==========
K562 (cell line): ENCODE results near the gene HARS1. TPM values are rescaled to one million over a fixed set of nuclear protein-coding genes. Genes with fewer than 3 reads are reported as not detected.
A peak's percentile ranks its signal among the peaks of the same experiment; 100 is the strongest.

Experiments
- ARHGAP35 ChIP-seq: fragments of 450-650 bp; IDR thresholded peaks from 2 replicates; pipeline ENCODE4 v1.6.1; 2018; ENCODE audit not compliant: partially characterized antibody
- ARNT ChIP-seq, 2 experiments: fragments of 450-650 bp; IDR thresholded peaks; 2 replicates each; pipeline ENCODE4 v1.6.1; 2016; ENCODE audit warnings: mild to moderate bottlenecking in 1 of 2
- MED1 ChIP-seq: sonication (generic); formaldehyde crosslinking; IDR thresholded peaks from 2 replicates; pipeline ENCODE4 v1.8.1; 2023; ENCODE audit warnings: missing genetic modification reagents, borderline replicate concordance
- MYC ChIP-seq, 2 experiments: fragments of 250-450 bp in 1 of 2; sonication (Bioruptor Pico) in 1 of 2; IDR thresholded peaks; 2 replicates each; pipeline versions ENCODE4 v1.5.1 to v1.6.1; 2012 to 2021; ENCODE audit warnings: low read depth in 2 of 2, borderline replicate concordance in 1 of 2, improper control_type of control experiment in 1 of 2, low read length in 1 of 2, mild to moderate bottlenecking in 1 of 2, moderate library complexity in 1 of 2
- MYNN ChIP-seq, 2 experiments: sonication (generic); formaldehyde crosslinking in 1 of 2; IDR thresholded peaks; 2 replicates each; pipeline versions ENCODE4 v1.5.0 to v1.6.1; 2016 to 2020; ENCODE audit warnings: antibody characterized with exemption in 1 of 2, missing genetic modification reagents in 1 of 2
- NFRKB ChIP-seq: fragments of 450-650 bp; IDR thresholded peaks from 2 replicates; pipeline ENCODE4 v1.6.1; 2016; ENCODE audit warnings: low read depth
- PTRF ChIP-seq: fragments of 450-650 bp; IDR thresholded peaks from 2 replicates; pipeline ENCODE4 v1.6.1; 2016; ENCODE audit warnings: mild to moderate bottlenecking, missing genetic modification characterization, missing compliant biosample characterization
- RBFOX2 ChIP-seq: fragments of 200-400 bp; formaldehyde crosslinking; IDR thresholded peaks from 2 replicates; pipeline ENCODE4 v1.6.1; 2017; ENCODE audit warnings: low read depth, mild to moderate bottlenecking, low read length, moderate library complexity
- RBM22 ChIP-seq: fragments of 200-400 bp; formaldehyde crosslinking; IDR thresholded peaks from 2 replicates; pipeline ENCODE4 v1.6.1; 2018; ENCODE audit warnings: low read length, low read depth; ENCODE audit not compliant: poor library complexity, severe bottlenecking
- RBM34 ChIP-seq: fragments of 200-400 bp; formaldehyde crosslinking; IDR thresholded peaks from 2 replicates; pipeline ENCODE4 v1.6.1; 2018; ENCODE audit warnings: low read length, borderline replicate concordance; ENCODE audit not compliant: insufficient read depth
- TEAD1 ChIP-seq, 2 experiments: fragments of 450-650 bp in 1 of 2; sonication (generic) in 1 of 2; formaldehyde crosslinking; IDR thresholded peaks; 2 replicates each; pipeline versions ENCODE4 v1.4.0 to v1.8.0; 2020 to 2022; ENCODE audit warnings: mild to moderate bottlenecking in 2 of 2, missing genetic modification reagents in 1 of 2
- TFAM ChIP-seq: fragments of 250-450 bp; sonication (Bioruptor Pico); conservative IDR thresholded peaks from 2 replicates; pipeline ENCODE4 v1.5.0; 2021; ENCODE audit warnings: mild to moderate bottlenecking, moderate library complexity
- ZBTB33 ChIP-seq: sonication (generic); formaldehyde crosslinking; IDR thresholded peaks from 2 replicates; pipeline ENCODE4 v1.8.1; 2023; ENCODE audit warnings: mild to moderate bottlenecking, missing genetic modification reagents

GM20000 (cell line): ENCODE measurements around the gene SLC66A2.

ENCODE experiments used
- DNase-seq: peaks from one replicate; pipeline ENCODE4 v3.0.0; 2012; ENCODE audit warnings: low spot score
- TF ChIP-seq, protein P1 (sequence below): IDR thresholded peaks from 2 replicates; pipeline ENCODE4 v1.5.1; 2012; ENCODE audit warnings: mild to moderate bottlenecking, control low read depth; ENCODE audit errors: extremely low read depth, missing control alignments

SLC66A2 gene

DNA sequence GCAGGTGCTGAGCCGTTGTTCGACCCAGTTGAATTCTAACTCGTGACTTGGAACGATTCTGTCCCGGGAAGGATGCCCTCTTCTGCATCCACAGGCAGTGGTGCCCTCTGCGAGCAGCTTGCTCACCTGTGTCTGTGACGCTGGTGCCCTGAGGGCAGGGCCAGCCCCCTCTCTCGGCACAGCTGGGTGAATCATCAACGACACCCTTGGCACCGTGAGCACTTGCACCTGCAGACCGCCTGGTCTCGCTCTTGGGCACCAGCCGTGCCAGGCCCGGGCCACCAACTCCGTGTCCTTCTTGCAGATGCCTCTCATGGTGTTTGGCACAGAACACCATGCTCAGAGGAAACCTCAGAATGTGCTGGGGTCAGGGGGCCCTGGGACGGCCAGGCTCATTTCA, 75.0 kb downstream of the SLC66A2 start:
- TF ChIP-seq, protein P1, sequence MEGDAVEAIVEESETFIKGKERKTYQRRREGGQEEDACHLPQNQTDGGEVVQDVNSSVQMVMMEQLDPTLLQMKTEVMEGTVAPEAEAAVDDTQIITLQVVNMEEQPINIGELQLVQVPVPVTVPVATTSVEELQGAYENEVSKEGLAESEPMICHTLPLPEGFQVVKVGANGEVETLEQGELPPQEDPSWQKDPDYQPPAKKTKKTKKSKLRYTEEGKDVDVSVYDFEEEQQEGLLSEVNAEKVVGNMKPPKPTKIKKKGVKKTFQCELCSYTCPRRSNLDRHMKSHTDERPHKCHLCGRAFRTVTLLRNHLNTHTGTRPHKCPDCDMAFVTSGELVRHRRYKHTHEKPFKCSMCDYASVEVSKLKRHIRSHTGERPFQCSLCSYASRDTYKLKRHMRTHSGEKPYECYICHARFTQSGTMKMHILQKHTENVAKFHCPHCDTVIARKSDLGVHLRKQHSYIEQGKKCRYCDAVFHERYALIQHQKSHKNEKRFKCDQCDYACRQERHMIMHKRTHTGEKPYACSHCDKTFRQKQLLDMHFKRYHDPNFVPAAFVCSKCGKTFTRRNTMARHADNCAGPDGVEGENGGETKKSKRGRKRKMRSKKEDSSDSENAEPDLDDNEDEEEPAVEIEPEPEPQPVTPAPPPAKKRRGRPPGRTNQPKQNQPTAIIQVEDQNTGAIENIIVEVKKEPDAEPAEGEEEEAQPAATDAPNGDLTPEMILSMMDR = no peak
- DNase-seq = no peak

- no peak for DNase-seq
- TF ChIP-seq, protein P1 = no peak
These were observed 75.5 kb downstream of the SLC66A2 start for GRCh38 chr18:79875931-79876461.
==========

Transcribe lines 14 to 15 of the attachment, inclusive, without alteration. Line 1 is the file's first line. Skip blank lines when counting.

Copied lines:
- TEAD1 ChIP-seq, 2 experiments: fragments of 450-650 bp in 1 of 2; sonication (generic) in 1 of 2; formaldehyde crosslinking; IDR thresholded peaks; 2 replicates each; pipeline versions ENCODE4 v1.4.0 to v1.8.0; 2020 to 2022; ENCODE audit warnings: mild to moderate bottlenecking in 2 of 2, missing genetic modification reagents in 1 of 2
- TFAM ChIP-seq: fragments of 250-450 bp; sonication (Bioruptor Pico); conservative IDR thresholded peaks from 2 replicates; pipeline ENCODE4 v1.5.0; 2021; ENCODE audit warnings: mild to moderate bottlenecking, moderate library complexity